British Fiction Focus

Londons Burning: Covering Down Station by Simon Morden

Late last week, Gollancz announced that they’d acquired “two sweeping science fantasy novels from Philip K. Dick Award-winning author, Simon Morden.”

BFFs of the BFF had heard about these books before, of course, because in early February, thanks to a good, long talk with the man and the mind behind Metrozone, we were among the first folks to go Down to Down Station. Admittedly, we were just tilting at windmills way back when, but now, everything’s official! To wit, click the clicky bit to see the official synopsis, comments from several Simons and some absolutely cracking cover art by the BSFA Award-winning designers of Adam Roberts’ Jack Glass.

Let’s start with the story:

A small group of commuters and tube workers witness a fiery apocalypse overtaking London. They make their escape through a service tunnel. Reaching a door they step through… and find themselves on a wild shore backed by cliffs and rolling grassland. The way back is blocked.

Making their way inland they meet a man dressed in a wolf’s cloak and with wolves by his side.  He speaks English and has heard of a place called London—other people have arrived here down the ages—all escaping from a London that is burning. None of them have returned. Except one who travels between the two worlds at will.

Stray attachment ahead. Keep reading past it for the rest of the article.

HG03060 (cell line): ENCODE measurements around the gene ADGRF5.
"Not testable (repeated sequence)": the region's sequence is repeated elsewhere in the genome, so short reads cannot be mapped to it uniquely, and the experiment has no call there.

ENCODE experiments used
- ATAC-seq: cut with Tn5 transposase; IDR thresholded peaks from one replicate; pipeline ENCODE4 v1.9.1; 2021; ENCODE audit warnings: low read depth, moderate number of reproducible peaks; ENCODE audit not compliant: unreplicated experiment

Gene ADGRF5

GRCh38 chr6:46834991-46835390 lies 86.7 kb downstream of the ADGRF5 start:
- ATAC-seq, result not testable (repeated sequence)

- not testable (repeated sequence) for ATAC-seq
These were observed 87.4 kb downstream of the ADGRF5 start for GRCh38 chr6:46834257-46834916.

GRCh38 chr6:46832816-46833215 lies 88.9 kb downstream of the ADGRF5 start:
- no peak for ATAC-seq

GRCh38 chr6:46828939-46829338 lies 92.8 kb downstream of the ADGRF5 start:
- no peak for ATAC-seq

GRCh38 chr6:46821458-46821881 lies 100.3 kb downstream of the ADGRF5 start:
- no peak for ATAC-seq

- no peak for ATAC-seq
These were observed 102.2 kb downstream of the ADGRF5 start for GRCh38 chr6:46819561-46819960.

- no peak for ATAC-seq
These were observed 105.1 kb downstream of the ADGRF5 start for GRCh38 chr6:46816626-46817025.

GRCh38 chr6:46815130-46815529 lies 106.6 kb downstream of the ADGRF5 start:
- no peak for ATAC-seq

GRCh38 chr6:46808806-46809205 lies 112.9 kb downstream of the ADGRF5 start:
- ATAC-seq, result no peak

The group begin a quest to find this sole survivor; the one who holds the key to their return and to the safety of London. And as they travel this world, split between North and South by a mighty river and bordered by The White City and The Crystal Palace, meeting mythical and legendary creatures, they realise they are in a world defined by all the Londons there have ever been.

“It’s entirely natural that these strange, wonderful stories have found a place at [such] a strange and wonderful publisher,” author Simon Morden said of the signing. “It feels very much like coming home.”

A second Simon—associate editor Simon Spanton, in fact—spoke of the thrill of publishing “a book that takes your expectations and plays with them in such an entertaining way.”


“It’s been a long time since I read a novel that had such a unique feel […] as Down Station,” Spanton added. “It’s an absorbing step into a constantly surprising world. And Simon is full of more equally fascinating proposals. It’s wonderful that he’s joined Gollancz.”

Where that leaves the next two Metrozone novels—novels Morden has promised to personally distribute through his army of robot warriors if all else fails—remains to be seen, but here’s hoping Down Station and its sequel, provisionally titled The White City, do well enough to warrant the release of the rights to Morden’s previous series from Orbit.

Better that than the New Machine Jihad, no?

“A grand and sweeping science fantasy built on the ideas, the legends [and] the memories of every London there has ever been” said to be “reminiscent of Michael Moorcock and Julian May,” Down Station has been slated for publication on February 18, 2016 in Great Britain and beyond.

Niall Alexander is an extra-curricular English teacher who reads and writes about all things weird and wonderful for The Speculative ScotsmanStrange Horizons, and He lives with about a bazillion books, his better half and a certain sleekit wee beastie in the central belt of bonnie Scotland.


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